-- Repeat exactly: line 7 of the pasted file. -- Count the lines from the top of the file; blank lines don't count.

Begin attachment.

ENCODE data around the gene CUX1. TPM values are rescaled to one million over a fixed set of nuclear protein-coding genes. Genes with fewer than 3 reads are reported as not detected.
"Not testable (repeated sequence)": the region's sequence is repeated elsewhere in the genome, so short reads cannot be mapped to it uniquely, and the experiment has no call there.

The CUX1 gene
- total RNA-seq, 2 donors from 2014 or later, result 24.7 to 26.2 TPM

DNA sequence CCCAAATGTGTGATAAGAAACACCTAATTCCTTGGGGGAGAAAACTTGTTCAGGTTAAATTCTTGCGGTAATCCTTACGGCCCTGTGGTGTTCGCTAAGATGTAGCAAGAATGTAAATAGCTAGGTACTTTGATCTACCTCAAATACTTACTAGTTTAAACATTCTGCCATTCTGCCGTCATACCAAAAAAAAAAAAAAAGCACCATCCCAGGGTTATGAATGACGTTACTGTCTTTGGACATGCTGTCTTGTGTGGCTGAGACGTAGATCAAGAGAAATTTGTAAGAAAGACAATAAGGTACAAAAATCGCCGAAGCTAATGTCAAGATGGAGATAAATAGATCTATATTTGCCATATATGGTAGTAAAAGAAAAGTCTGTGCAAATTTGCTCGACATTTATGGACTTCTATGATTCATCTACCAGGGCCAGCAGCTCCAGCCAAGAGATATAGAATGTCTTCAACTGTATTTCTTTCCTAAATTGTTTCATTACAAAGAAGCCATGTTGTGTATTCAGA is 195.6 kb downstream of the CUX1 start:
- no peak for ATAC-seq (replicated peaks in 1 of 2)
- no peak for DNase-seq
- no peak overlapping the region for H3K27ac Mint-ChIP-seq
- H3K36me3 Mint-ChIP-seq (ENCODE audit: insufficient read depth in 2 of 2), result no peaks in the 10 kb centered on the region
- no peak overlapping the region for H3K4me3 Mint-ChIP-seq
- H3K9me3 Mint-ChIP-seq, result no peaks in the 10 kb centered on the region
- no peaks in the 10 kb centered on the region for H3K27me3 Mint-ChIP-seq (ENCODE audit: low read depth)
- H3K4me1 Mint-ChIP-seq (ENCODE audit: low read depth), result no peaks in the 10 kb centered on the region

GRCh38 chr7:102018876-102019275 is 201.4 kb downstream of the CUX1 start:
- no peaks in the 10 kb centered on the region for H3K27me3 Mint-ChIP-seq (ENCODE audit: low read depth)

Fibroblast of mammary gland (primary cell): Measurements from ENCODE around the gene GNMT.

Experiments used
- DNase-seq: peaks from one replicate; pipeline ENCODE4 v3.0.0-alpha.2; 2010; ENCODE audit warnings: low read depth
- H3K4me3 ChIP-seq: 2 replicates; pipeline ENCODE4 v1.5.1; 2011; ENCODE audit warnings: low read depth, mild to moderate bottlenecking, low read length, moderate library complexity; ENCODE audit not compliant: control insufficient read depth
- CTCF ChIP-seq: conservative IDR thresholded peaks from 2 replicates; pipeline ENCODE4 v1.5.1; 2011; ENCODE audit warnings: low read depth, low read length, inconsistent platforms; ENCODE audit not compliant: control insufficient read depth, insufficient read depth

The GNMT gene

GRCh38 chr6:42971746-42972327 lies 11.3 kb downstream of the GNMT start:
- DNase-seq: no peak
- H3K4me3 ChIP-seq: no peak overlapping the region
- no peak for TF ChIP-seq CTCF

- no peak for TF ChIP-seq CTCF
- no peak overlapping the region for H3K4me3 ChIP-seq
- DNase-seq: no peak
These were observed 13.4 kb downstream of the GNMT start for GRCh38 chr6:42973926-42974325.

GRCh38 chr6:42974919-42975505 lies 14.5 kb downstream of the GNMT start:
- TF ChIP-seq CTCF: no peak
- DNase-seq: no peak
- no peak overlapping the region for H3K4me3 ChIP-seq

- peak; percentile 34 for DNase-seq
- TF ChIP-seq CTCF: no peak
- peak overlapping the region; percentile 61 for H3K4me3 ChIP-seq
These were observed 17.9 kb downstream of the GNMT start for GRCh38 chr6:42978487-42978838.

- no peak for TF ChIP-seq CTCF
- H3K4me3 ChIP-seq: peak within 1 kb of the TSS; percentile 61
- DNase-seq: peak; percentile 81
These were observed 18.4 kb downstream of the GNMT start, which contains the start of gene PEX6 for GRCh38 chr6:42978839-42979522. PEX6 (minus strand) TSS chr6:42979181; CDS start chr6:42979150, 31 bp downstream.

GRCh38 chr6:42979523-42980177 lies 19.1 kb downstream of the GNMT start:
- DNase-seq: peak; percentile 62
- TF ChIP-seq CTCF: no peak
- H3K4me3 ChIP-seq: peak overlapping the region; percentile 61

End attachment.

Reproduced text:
- no peak for DNase-seq